No Adjustment Made in Property Settlement for Short Marriage

They couldn’t agree on whether their relationship lasted three years (according to the wife) or five and a half years (according to the husband).

After considering:

  • the financial contributions of each of them;
  • the non financial parenting contribution for their child;
  • their separate finances etc,

the Judge decided there should not be any percentage property division adjustment made at all.  

Each party got to kept what was in their own name and the Application was dismissed.

NOTE:  This case has been published by the Court under a PSEUDONYM, rather than using the real names of the parties.  

Newbury & Perrill [2017] FCCA 1490 (30 June 2017)

Last Updated: 5 July 2017


FAMILY LAW – Property settlement – short marriage – whether any adjustment in the property interests of the parties is just and equitable.
File Number:
PAC 4331 of 2013
Judgment of:
Judge Hughes
Hearing dates:
1 & 2 June 2017
Date of Last Submission:
2 June 2017
Delivered at:
Delivered on:
30 June 2017


Counsel for the Applicant:
Self represented
Counsel for the Respondent:
Mr Schroder
Solicitors for the Respondent:
Sarah Bevan Family Lawyers


(1) The wife is declared to be the sole owner to the exclusion of the husband of the real property at Property S, NSW (“the property”).
(2) The husband shall forthwith cause the caveat registered against the property to be removed at his expense.
(3) Each party is otherwise declared to be the sole owner to the exclusion of the other of all property and superannuation in their name or possession at the date of these orders.
(4) All extant applications are hereby dismissed.

IT IS NOTED that publication of this judgment under the pseudonym Newbury & Perrill is approved pursuant to s.121(9)(g) of the Family Law Act 1975 (Cth).


PAC 4331 of 2013








  1. These are property proceedings after a marriage of three years (according to the wife) or five and a half years (according to the husband).
  2. The value of the combined property of the parties is $380,000 in round terms. $300,000 of that sum comprises the equity in a real property in the wife’s sole name. $80,000 is the value of cash owned by the husband at the time of separation.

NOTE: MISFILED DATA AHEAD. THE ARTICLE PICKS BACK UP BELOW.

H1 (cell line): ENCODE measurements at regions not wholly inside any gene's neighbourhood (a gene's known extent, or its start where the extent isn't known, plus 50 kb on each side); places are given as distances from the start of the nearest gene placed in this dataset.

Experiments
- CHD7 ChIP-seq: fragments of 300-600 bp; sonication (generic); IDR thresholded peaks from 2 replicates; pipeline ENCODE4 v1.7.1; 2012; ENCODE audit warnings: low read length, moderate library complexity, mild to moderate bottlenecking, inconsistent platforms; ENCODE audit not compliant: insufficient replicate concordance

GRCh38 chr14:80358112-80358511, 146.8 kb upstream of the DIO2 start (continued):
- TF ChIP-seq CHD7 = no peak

3. The wife argued there should be no alteration in the property interests. The husband argued that all of the property should be regarded as being jointly owned.
  4. In these proceedings the wife was unrepresented. The husband was represented by a solicitor and counsel.


  1. The applicant wife is aged thirty-six. She works in the (omitted) section of a (employer omitted). The husband is an (occupation omitted). He has always earned a higher income than the wife but as a consultant he has no paid leave or superannuation contributions made on his behalf.
  2. The parties were married on (omitted) 2007 in (country omitted). Prior to the marriage the wife lived in (country omitted) and the husband in Australia. The wife joined the husband in Australia several months after the wedding. She subsequently became an Australian citizen.
  3. The parties have one child born on (omitted) 2010.
  4. The wife said the parties separated on 15 August 2010 when she and the child went to (country omitted) for several months. When they returned in December 2010 the family continued living together, although the wife said the parties were living separately under the one roof. She said they slept in separate bedrooms and stopped interacting as a married couple at that time.
  5. During cross-examination the wife conceded that, after 2010, she and the husband occasionally slept in the one room and the one bed but said that was only in order to save face when they had visitors such as family members staying with them. She said there were no sexual relations between the parties after August 2010. Whether the parties separated under the one roof or not will make no difference to the outcome of this case as it is clear that the financial interdependence of the parties continued until they physically separated on 13 November 2012.
  6. The wife alleged the husband was violent to her, physically, verbally and emotionally. She said he behaved in a coercive and controlling manner throughout their relationship and had total control of the finances of both parties. She alleged that he had control over her income and her bank accounts whereas she had no access to or knowledge about his finances. While that issue is of importance to the parties it not relevant to the determination of the property proceedings except that the wife alleged the husband failed to make adequate financial disclosure and suspects he has significant undeclared assets. The evidence was inadequate and poorly presented in many respects and I am unable to make any clear determination about the adequacy or otherwise of the husband’s disclosure.